11. RYO

    RYO

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    I think others on previous posts have raised concerns about how DRACO may kill off too many cells. I am not sure if there are any animal models that would test that theory. I have read that researchers study Hep C in mice. One study design could look at effects of different doses of DRACO. I also wonder if the "entry" molecule could be altered to target specific tissue types. Lastly, I am hopeful that patients with CFS / ME will be able to tolerate DRACO in the same way that cancer patients tolerate toxic chemotherapy.

    I doubt using antivirals or immune mods will reduce amount of infected cells. If the theory is true that the non cytopathic enterovirus is the driving factor in CFS / ME, the problem with antiviral and immune mods is that they fail at ridding the body of infected cells. It may also be the reason why that patients treated with rituximab improve but eventually relapse. Rituximab decreases B cells but the agent that is triggering abnormal immune response remains.

    I wonder if a PET scan could be used to first determine what the viral cell burden is by replacing capase oligomerizer with a radiotracer similar to molecular imaging technologies being developed to diagnose Alzheimer's disease.
     
  12. Hip

    Hip Senior Member

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    Immunomodulators will fight off noncytopathic enteroviruses in infected cells if the immunomodulator raises type I interferons (like interferon alpha or beta). These interferons specifically target viral dsRNA.

    The interferon immune response is triggered by the presence of viral dsRNA inside a cell. Toll-like receptor 3 (TLR3) is the cell's detector of viral dsRNA, and when this detector is triggered by dsRNA from a viral infection in the cell, it causes interferon to be released. Interferon in turn causes RNase L to be released, and this is the factor that destroys the virus in the cell.

    In summary:

    viral dsRNA within a cell ➤ triggers TLR3 ➤ releases IFN ➤ releases RNase L

    RNase L destroys the single stranded viral RNA inside the cell, without necessarily destroying the cell. Though type I interferons can also promote cell suicide of infected cells too. More info about noncytopathic enteroviruses and interferon in this post.



    As an aside: it occurred to me that one could develop a drug similar to DRACO that was more gentle on infected cells. It would work like this: rather than join a cell suicide-triggering protein to a protein that is attracted to the dsRNA, as you have with DRACO, you might instead join interferon alpha to the protein that is attracted to the dsRNA.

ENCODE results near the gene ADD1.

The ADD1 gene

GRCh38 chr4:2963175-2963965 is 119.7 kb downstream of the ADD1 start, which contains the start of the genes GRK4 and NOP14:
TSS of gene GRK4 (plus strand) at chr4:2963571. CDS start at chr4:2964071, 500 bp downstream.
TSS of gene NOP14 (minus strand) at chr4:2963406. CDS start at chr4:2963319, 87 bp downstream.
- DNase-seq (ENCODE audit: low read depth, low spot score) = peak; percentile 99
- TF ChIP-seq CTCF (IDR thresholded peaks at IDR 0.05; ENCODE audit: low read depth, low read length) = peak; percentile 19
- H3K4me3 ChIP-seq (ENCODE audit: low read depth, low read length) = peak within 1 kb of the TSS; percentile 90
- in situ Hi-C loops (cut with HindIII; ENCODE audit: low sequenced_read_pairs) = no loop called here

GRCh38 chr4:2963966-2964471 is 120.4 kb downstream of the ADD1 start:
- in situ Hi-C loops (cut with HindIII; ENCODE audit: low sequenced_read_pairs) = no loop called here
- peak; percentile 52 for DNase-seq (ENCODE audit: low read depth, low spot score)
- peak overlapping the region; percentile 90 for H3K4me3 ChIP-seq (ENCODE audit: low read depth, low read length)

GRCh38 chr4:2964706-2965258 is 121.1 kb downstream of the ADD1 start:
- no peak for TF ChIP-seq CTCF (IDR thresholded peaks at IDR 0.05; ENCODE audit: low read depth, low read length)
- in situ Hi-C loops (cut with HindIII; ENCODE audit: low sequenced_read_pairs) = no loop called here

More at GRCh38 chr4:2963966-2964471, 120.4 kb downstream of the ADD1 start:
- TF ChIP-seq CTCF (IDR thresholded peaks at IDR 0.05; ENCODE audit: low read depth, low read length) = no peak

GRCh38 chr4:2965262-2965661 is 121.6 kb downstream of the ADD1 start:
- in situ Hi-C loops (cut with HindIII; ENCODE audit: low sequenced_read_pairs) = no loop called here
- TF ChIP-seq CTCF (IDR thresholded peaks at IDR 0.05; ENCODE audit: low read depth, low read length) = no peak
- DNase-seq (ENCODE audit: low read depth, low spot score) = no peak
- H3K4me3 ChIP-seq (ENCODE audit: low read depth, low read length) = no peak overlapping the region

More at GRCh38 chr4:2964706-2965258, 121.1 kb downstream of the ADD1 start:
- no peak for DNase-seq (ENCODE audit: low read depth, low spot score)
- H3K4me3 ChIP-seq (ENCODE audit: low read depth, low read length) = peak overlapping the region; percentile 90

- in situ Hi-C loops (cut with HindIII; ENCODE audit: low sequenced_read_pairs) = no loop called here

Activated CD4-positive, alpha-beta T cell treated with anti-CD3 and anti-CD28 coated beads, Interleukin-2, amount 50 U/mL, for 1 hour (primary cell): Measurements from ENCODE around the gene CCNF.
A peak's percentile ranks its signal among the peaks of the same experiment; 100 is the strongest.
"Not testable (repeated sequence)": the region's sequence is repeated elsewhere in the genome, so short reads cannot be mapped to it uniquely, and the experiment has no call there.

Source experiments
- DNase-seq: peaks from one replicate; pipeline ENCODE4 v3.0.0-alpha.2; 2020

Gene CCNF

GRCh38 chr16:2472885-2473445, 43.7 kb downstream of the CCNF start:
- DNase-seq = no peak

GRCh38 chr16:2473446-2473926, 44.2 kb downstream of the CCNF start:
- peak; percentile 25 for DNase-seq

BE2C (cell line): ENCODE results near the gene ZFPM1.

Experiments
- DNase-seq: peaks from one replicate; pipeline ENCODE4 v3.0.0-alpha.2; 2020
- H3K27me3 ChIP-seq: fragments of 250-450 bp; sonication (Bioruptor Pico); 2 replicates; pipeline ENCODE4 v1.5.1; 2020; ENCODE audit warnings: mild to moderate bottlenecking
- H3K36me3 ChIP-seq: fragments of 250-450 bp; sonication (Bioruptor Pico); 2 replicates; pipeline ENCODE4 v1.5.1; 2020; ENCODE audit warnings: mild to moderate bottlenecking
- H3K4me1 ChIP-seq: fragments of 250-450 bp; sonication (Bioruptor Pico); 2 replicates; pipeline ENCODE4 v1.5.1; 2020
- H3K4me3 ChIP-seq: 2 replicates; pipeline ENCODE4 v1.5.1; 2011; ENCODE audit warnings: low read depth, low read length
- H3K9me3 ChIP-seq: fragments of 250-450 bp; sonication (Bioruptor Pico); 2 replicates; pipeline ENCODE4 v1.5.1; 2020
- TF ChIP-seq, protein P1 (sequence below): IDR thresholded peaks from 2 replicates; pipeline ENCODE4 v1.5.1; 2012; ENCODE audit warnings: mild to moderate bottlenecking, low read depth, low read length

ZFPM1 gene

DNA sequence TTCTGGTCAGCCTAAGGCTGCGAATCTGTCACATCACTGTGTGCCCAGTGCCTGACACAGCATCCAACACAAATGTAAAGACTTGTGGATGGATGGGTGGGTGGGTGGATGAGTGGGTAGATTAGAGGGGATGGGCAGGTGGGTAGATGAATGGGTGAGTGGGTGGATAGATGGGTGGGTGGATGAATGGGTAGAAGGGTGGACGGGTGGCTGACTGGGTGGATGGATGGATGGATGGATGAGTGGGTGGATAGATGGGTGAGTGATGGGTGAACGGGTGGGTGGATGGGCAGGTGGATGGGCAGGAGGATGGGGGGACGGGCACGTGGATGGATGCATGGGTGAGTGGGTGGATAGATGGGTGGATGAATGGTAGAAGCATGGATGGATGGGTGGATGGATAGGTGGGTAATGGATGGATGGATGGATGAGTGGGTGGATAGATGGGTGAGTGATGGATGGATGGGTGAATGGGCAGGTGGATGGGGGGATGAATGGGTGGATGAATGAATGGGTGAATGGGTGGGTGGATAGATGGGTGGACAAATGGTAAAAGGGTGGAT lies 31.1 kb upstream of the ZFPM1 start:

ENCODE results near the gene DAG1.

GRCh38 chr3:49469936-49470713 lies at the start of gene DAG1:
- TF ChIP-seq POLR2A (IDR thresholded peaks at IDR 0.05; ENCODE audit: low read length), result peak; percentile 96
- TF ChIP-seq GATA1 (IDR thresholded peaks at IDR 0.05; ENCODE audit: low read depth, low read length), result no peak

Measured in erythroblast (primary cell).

With such an interferon-based DRACO-type drug, the interferon alpha would selectively gravitate towards the virally infected cells that contain dsRNA, and thus perhaps fight off the virus within these cells without necessarily killing the cell. Such an interferon-based drug would also create a highly targeted form of interferon alpha therapy, that does not affect healthy cells, just virally infected cells (and so might eliminate the side effects of interferon therapy, such as severe depression).

    A variation on this theme might be to join the drug Ampligen to the protein that is attracted to the viral dsRNA. Ampligen is an interferon inducer (it works by triggering TLR3). Again, that way, Ampligen would only be delivered to the virally infected cells containing dsRNA, and not into healthy cells. This might make Ampligen more effective, and reduce its side effects.

    Whether such variations on DRACO are technically possible, though, I am not sure.
     
    Last edited: Nov 4, 2014
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  13. RYO

    RYO

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    Yes, I agree and understand how interferons should work. However, Dr. Chia has treated patients in the past in interferon gamma with short term success but eventual relapse. I have personally taken interferon B for 6 months leading to modest recovery but again relapse. The treatment of chronic hepatitis C infections with pegylated interferons and ribavirin certainly speaks to lack of efficacy. New hepatitis C drugs - RNA polymerase and NS5A inhibitors can have 90% eradication rate. I should clarify my statement. I believe currently available immunomodulators for enteroviral infections lack efficacy.

    This is an article about Coxsackie virus subtype 3. I am not sure it would apply to other subtypes.